Is there any difference between "You are important to me." and "You matter to me." ?

closed as off-topic by Dan Bron, Roger Sinasohn, J. Taylor, Scott, Robusto Sep 16 '18 at 0:29

This question appears to be off-topic. The users who voted to close gave this specific reason:

If this question can be reworded to fit the rules in the help center, please edit the question.

  • Your question might be more appropriate on our sibling site English Language Learners. On EL&U, we expect you to demonstrate some research - for example, include definitions of "important" and "matter" - and explain what it is you find confusing. – Chappo Sep 15 '18 at 14:18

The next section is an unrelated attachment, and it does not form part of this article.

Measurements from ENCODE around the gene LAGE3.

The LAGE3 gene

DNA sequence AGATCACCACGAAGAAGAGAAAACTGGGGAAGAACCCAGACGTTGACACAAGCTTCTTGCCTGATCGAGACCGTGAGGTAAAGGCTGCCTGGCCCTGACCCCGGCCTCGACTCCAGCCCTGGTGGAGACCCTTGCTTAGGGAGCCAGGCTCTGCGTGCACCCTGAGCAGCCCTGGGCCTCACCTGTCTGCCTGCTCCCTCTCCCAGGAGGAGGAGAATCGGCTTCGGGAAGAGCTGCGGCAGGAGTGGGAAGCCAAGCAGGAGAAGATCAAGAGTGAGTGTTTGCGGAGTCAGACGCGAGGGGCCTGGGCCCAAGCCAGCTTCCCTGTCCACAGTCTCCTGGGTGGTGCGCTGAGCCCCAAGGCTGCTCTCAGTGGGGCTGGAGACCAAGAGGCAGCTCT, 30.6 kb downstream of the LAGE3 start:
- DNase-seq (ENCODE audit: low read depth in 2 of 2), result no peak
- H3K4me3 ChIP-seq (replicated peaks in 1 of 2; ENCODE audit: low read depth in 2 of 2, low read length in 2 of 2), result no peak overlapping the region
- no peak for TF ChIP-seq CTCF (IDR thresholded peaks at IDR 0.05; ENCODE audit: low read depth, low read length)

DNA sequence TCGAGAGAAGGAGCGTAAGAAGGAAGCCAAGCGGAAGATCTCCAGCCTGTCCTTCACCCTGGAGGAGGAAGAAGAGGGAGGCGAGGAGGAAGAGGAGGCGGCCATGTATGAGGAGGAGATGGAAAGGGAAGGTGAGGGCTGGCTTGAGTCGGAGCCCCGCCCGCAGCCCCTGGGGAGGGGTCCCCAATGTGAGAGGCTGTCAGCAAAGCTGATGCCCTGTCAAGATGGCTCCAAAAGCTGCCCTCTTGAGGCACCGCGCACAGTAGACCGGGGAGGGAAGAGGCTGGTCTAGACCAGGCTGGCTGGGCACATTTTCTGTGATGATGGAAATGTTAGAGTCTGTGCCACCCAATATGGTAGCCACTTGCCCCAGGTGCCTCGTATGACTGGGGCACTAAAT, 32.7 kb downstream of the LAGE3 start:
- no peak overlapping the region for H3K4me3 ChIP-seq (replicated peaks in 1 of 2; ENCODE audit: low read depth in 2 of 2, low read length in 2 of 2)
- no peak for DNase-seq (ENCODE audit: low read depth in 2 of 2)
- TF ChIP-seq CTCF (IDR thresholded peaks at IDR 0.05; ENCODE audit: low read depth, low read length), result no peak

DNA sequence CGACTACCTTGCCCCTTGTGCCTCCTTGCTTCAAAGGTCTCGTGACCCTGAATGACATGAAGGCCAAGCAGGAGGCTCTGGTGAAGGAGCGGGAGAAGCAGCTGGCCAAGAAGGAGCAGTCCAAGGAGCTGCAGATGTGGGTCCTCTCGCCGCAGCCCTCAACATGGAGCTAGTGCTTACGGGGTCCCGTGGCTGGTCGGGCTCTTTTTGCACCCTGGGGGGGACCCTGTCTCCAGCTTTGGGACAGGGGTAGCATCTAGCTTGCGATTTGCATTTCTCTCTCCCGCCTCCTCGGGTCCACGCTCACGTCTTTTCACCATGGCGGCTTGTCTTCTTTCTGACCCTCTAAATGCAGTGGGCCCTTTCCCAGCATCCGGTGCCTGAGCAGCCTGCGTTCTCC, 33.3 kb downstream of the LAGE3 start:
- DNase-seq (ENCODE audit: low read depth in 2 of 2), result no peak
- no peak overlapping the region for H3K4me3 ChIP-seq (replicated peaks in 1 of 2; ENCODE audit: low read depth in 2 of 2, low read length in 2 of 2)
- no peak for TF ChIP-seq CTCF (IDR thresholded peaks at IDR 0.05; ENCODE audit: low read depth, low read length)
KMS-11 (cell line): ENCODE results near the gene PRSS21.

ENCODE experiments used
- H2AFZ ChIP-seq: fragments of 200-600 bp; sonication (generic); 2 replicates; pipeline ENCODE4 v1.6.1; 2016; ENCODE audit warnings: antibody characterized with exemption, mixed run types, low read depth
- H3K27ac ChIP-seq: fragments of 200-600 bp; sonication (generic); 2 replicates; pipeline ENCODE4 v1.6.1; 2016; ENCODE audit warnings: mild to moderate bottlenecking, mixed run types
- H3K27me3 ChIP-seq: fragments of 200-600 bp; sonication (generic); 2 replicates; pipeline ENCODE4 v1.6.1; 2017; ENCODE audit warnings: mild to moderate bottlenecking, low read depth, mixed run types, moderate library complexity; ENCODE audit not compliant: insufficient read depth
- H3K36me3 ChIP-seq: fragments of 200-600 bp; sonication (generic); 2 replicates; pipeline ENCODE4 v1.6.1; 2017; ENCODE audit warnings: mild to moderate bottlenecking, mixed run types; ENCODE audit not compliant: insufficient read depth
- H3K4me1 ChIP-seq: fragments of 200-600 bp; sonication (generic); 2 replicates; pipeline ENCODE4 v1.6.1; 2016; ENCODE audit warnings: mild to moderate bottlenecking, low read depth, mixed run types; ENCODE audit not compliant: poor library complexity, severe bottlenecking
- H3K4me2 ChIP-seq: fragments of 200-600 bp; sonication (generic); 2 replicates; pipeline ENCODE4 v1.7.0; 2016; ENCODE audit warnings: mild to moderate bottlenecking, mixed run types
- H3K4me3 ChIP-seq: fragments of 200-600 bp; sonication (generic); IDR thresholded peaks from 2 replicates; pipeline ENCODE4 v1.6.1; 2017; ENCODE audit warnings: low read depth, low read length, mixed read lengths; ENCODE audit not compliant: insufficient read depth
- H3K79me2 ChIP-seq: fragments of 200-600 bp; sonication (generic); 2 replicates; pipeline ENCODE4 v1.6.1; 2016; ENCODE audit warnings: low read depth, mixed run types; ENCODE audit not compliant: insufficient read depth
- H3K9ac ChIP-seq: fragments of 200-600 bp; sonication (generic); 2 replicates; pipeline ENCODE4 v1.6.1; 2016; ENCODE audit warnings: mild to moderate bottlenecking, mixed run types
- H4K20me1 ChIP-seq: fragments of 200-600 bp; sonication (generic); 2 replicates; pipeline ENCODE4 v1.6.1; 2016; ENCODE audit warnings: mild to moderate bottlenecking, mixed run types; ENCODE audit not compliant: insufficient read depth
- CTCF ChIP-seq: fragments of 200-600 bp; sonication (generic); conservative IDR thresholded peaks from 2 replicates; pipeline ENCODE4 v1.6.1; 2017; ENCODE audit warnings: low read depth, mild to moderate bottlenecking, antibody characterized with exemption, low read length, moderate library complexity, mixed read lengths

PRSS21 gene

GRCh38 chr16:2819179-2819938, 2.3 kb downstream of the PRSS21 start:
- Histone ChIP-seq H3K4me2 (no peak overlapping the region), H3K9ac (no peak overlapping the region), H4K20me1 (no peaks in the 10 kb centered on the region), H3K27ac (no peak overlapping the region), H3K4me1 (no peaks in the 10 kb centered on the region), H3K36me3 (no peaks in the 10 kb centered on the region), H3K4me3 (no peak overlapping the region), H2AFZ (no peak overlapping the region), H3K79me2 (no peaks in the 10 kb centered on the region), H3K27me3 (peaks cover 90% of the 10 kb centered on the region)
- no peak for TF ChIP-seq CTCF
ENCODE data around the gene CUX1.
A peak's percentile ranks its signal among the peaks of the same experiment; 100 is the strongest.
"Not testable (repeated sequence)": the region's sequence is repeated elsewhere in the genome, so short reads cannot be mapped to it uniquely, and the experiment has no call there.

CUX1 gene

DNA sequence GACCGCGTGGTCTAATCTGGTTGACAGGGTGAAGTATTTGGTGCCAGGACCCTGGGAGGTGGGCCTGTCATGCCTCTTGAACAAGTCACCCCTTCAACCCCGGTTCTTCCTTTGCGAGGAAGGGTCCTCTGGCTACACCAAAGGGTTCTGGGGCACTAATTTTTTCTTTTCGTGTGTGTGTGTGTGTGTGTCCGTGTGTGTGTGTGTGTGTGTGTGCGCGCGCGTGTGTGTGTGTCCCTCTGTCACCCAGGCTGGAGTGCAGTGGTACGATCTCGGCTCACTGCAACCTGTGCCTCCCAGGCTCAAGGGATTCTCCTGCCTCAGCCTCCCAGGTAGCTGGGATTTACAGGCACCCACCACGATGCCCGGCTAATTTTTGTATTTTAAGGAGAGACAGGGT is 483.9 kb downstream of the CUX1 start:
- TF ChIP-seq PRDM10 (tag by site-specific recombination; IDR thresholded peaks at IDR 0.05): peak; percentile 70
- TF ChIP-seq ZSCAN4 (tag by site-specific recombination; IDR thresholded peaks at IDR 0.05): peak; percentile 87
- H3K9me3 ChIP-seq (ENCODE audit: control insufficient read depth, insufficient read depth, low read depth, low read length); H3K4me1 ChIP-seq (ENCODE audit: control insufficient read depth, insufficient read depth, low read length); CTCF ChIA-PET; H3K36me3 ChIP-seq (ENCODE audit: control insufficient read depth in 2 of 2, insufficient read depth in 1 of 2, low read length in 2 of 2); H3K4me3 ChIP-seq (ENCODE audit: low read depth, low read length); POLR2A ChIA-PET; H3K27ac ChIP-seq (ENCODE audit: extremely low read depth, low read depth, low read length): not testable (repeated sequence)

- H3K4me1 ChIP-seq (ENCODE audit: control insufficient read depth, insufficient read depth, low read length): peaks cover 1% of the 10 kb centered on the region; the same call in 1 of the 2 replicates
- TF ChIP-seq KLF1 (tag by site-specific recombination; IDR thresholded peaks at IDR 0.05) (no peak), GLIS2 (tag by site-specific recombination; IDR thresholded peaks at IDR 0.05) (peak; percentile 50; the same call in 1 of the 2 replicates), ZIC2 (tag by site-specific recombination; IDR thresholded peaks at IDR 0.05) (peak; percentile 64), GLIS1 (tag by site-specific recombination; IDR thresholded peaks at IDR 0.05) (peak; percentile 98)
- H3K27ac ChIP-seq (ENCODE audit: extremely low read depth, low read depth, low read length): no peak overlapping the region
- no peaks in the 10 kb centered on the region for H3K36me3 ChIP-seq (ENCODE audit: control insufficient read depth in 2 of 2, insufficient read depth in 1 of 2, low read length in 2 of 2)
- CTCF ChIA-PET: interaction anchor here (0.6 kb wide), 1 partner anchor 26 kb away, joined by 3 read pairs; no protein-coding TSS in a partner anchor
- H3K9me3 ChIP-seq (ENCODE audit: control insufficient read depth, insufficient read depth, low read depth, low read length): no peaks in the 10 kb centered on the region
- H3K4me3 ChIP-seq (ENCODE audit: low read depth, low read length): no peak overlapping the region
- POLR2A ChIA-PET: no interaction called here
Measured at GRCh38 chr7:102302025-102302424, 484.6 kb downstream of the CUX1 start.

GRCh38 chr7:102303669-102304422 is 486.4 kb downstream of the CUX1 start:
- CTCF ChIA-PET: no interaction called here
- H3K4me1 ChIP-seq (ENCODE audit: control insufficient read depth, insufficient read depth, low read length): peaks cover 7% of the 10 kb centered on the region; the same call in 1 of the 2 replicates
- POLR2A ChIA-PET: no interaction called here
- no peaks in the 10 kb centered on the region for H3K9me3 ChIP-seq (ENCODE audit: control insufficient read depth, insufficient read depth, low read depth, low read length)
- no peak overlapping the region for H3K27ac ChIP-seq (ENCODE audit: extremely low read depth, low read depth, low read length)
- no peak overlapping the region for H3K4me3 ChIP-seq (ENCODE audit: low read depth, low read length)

To matter (to someone) is a reflexive verb that means “to be important to somebody.” The two phrases are virtually identical, it’s just a choice of whether you want meaning to rest inside the verb or the adjective.

  • Here's an example of usage: cowardly down-voting trolls don't matter to me; their behavior demonstrates how unimportant they must be to spend time being negative. – SuziLmrdo Sep 14 '18 at 21:42

Not the answer you're looking for? Browse other questions tagged or ask your own question.